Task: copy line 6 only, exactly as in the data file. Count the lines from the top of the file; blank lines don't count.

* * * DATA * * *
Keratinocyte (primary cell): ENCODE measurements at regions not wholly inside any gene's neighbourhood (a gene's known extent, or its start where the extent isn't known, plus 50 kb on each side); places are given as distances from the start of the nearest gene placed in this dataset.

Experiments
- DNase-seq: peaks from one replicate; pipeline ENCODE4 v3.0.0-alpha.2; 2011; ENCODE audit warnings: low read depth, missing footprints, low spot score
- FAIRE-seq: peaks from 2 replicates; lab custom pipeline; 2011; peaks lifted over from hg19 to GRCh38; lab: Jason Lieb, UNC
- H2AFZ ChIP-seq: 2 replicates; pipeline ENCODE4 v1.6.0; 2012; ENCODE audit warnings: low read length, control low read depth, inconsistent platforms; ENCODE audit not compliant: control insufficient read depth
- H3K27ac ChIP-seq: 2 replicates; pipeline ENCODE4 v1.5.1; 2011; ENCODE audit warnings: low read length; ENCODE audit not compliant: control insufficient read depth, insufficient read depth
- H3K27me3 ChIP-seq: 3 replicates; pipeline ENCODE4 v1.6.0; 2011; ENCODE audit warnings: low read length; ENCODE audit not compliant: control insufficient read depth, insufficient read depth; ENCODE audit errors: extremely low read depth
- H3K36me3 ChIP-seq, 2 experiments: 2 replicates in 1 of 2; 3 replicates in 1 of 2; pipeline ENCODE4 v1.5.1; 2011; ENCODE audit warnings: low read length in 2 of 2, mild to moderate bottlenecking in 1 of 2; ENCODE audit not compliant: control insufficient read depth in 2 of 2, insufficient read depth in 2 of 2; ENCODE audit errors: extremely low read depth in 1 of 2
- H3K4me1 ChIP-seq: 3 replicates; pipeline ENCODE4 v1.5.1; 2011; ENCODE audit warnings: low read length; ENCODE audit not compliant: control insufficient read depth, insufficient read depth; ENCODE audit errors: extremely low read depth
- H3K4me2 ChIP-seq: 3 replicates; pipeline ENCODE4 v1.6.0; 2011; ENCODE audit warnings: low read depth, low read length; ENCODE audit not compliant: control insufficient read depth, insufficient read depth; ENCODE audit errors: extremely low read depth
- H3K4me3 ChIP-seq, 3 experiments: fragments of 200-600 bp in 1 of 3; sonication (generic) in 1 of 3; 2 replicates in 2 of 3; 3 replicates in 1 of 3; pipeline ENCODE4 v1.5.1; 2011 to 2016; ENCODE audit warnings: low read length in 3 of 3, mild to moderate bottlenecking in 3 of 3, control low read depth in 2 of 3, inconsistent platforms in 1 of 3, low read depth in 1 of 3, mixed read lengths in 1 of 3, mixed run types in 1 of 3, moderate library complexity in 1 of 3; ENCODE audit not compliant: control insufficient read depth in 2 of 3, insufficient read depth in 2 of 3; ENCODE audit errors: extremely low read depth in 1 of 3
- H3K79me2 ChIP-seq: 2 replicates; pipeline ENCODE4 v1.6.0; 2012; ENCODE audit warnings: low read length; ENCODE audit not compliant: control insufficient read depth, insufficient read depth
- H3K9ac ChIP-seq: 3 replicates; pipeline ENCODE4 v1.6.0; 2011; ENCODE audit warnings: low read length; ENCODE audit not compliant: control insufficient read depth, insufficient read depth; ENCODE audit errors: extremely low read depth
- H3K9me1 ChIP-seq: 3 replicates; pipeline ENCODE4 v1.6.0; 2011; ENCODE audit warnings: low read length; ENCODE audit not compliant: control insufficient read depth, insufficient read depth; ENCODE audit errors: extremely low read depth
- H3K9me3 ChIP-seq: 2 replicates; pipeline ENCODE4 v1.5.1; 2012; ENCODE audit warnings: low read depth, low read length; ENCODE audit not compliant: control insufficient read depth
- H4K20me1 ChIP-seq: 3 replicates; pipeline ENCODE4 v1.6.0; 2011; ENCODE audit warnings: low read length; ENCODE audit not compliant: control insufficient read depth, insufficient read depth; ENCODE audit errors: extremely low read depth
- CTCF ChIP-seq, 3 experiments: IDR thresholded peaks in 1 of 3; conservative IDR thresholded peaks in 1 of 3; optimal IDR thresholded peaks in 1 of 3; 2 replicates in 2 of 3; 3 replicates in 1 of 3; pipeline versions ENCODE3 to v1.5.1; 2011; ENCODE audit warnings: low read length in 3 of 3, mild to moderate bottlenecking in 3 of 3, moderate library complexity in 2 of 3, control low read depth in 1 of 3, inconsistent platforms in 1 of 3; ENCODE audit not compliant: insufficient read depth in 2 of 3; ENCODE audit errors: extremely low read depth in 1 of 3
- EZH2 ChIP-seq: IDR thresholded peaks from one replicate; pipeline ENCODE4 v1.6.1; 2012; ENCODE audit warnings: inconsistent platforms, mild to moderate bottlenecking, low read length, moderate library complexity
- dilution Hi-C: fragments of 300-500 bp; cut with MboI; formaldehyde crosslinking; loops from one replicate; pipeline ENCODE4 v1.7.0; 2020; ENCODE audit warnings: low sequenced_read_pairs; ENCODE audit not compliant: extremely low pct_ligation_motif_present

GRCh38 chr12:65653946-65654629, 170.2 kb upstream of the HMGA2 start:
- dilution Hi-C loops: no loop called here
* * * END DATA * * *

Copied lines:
- H3K27ac ChIP-seq: 2 replicates; pipeline ENCODE4 v1.5.1; 2011; ENCODE audit warnings: low read length; ENCODE audit not compliant: control insufficient read depth, insufficient read depth